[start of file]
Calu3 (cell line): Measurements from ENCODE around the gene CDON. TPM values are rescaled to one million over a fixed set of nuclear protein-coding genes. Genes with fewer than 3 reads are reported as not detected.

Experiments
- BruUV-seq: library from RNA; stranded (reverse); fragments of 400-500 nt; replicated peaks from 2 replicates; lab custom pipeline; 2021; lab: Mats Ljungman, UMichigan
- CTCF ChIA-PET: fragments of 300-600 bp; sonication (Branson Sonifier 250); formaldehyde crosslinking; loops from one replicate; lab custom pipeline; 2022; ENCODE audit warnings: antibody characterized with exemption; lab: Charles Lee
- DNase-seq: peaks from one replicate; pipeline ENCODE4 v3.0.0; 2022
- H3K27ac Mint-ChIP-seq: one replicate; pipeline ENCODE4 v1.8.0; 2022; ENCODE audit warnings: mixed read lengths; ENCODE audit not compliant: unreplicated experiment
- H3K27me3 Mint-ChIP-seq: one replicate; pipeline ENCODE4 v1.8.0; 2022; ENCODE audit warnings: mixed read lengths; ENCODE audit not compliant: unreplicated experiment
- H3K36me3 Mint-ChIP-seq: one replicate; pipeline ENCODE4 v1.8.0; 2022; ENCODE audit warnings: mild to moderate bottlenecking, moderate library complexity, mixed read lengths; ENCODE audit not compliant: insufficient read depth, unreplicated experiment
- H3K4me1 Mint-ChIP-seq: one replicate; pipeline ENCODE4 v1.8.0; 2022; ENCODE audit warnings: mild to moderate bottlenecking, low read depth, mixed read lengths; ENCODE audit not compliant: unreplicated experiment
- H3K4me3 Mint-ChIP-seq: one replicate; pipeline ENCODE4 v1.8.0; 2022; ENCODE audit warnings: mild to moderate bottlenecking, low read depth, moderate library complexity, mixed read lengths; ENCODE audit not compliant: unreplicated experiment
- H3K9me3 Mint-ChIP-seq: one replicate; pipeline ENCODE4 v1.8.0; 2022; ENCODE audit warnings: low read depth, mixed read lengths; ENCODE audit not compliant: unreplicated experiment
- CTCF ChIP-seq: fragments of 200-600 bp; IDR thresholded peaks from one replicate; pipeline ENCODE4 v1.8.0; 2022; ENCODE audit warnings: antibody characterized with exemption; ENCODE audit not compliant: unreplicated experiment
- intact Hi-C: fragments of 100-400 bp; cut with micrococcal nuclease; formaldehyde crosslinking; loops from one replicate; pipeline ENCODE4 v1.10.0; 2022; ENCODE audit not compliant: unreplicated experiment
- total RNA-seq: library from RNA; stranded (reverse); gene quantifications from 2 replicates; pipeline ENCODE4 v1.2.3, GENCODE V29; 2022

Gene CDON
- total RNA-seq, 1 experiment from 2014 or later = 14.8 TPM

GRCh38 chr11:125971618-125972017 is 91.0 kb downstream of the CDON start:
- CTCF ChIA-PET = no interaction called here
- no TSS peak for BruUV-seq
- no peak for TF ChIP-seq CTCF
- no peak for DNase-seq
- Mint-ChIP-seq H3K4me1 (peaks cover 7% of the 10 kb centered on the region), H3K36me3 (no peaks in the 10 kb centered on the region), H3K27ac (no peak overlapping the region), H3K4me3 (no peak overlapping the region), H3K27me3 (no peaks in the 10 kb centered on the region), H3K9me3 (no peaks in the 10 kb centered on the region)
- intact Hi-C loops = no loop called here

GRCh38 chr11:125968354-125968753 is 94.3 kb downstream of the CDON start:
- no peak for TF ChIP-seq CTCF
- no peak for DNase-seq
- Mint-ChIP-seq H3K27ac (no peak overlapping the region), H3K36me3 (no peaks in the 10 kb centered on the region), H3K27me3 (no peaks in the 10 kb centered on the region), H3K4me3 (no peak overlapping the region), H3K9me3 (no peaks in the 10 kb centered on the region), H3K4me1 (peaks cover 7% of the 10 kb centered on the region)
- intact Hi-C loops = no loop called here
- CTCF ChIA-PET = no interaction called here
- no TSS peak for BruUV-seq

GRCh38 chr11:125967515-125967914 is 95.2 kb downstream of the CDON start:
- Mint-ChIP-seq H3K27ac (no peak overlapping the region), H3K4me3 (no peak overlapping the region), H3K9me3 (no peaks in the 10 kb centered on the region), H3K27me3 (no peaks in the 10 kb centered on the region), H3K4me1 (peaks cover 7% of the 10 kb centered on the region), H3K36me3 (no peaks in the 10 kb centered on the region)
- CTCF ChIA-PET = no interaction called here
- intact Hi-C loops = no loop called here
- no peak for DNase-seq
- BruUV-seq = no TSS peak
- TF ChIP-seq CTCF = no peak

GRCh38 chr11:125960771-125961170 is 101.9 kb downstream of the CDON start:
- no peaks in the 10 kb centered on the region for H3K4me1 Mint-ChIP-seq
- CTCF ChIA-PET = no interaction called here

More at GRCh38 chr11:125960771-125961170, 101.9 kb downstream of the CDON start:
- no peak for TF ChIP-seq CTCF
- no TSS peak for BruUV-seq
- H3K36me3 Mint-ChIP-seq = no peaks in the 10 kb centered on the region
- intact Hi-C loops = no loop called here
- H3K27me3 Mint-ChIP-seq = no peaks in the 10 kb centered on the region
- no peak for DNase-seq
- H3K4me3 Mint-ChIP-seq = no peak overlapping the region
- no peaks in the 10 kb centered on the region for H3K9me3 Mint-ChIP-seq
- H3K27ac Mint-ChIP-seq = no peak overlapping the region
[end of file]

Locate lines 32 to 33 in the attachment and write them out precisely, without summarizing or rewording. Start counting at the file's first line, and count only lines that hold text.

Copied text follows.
- Mint-ChIP-seq H3K27ac (no peak overlapping the region), H3K4me3 (no peak overlapping the region), H3K9me3 (no peaks in the 10 kb centered on the region), H3K27me3 (no peaks in the 10 kb centered on the region), H3K4me1 (peaks cover 7% of the 10 kb centered on the region), H3K36me3 (no peaks in the 10 kb centered on the region)
- CTCF ChIA-PET = no interaction called here